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May 6, 2016

Clovis, New Mexico Sees Tourist Future in City’s Railroad Past

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For Phil Williams, the news from the New Mexico Economic Development Department is entirely hopeful.

“This is good for us,” says Williams of the announcement made by the NMEDD to award up to $500,000 in New Mexico Main Street funding for a variety of revitalization projects across the state.

One of those projects is the Historic Railroad Park in Clovis, creating what is being called a “destination focal point” inside the city’s Historic Railroad District.

“It’s exciting to see that money coming in,” says Williams, the owner of the Clovis Depot and Model Train Museum at 221 W. 1st Street, “but what happens with that park also has a positive impact on the entire railroad district.”

Lisa Pellegrino-Spear, the executive director of the Clovis Main Street program, is equally enthused, calling the creation of the park, a “very exciting and heartfelt endeavor that highlights the roots of our community.”

 

PHOTO COURTESY OF LISA PELLEGRINO-SPEAR, CLOVIS MAINSTREET EXECUTIVE DIRECTOR

The larger historic district includes not just the park and the big train depot that houses the train museum, but also the old Harvey House hotel at 221 W. 1st Street.

“The Burlington Southern railroad still owns that building,” says Williams of the hotel that was built in 1912 and was one of a string of Harvey House properties around the country built to accommodate railroad passengers and employees.

“It was last used as a hotel around 1969. That’s when the railroad terminated their contract with the Harvey people,” says Williams, adding that “the railroad used the building after that not as a hotel but for their engineering department.”

Dozens of other historic brick structures also comprise Clovis’ railroad district, which itself is graced by brick streets.

“We have a number of warehouses that were built along the railroad tracks during the time when they brought in all the food,” notes Lisa Dunagan, board president of Clovis Main Street.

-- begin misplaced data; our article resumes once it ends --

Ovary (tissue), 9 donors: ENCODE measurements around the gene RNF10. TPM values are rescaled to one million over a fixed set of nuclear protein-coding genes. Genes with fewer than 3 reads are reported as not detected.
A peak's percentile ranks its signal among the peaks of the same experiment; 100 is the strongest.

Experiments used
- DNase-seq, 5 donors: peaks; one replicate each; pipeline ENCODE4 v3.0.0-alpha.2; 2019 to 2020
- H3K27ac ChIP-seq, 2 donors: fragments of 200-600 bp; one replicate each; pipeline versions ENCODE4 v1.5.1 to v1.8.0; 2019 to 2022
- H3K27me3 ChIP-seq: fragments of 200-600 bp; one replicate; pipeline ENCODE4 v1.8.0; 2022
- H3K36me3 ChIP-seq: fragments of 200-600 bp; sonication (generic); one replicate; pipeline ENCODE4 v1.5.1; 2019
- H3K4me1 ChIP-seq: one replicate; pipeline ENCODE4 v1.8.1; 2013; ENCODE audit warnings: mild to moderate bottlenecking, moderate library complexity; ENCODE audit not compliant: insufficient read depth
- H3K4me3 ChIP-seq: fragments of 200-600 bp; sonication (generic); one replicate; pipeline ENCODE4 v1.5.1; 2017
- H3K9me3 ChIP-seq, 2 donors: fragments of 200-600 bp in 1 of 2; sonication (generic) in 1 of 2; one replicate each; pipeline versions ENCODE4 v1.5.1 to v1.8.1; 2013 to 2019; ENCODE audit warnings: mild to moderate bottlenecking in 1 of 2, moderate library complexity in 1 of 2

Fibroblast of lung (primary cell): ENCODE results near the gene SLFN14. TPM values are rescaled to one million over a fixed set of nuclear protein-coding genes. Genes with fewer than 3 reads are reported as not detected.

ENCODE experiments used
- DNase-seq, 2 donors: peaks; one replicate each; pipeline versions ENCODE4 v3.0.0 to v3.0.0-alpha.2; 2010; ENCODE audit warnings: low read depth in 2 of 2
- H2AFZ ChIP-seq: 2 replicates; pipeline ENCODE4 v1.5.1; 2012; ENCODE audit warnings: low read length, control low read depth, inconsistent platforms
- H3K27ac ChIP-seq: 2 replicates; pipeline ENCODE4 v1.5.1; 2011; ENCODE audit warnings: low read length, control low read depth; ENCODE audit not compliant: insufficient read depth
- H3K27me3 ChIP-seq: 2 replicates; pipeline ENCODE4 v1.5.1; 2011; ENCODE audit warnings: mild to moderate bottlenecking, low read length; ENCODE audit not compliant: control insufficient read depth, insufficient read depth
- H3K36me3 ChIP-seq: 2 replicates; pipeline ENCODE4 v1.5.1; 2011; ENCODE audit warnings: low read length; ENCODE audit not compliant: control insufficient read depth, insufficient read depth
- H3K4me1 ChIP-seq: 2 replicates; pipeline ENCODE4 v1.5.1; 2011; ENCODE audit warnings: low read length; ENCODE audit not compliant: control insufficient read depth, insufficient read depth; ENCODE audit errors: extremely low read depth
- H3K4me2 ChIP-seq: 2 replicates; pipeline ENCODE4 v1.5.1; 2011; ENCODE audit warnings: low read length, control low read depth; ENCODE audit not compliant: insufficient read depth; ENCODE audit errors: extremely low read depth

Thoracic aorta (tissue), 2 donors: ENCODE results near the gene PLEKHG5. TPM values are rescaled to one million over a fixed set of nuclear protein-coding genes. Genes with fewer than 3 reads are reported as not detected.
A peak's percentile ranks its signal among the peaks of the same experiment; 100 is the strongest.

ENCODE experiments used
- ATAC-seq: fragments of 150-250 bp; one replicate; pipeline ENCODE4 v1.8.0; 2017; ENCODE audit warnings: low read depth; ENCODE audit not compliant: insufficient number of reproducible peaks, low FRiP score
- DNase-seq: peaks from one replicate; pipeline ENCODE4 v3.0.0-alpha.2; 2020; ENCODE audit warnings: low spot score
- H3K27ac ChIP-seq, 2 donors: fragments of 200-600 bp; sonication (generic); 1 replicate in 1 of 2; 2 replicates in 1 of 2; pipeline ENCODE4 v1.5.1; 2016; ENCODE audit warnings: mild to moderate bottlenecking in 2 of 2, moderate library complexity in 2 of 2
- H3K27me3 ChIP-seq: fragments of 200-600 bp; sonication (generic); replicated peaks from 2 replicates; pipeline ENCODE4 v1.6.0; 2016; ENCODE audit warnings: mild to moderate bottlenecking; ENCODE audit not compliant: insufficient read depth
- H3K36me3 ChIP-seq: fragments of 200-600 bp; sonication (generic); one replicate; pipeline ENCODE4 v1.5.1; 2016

“These are warehouses where people went and shopped, all the way down to the grain elevators, which is part of the same district,” says Dunagan.

 

PHOTO COURTESY OF LISA PELLEGRINO-SPEAR, CLOVIS MAINSTREET EXECUTIVE DIRECTOR

The district, and its historic importance, underscores how much Clovis has been defined by railroads since its beginnings.

“I honestly don’t know if we would have a city were it not for the railroad,” says Clovis Mayor David Lansford.

Originally called “Riley’s Switch,” the town whimsically got the name Clovis more than a century ago when a daughter of the local station master was reading about Clovis, the Catholic convert King of the Franks.

The name caught on at the very same time that the growing city was beginning to enjoy success as an important railroad stopping-off point.

“And most of the early construction in town was related to the railroad,” says Dunagan.

Lansford agrees, noting “To this day we have a significant railroad population here made up of current employees, retirees, and family members who are descendants of nearly 100 years of railroad workers.”

Undoubtedly the Harvey House structure remains one of the most well-known railroad-related buildings in Clovis, a part of a chain of hotels and restaurants nationally built to cater exclusively to the railroad crowd.

Harvey House restaurants featured fine but affordable fare. The chain, launched by entrepreneur Fred Harvey, was also famous for its waitresses, called the Harvey Girls, who wore uniforms and were known for their gracious manners.

But “the company’s civility wasn’t limited to etiquette,” the New York Times recently said, noting that during the Great Depression a standing Harvey House policy was to never “turn away a hungry person, even one who couldn’t pay.”

The Clovis Harvey House restaurant, along with other Harvey House restaurants nationally, was phased out in the early 1940s as the railroads were beginning to feel the first competitive pressure from airplane travel. The company decided, reported the Clovis News Journal, “that too much time was lost letting passengers off to eat.”

Despite the winged competition, Clovis continued, in the decades following, to thrive as a railroad hub, as seen by the fact that its population is now at a record 40,000—up from just over 8,000 in the 1930s.

PHOTO COURTESY OF LISA PELLEGRINO-SPEAR, CLOVIS MAINSTREET EXECUTIVE DIRECTOR

Today city leaders are pushing not only for the adaptive re-use of several of structures in the Clovis railroad district, but are also preparing for the creation of the park that will surround a 110 year-old locomotive, known as Number 9005.

The NMEDD and New Mexico Main Street funding will be used specifically for lighting, landscaping, fencing, tables, and chairs and signage in that park off of Highway 60/84 across the way from the old depot.

“It will have everything that it takes to make it a true city park,” says Dunagan.

 

By Garry Boulard

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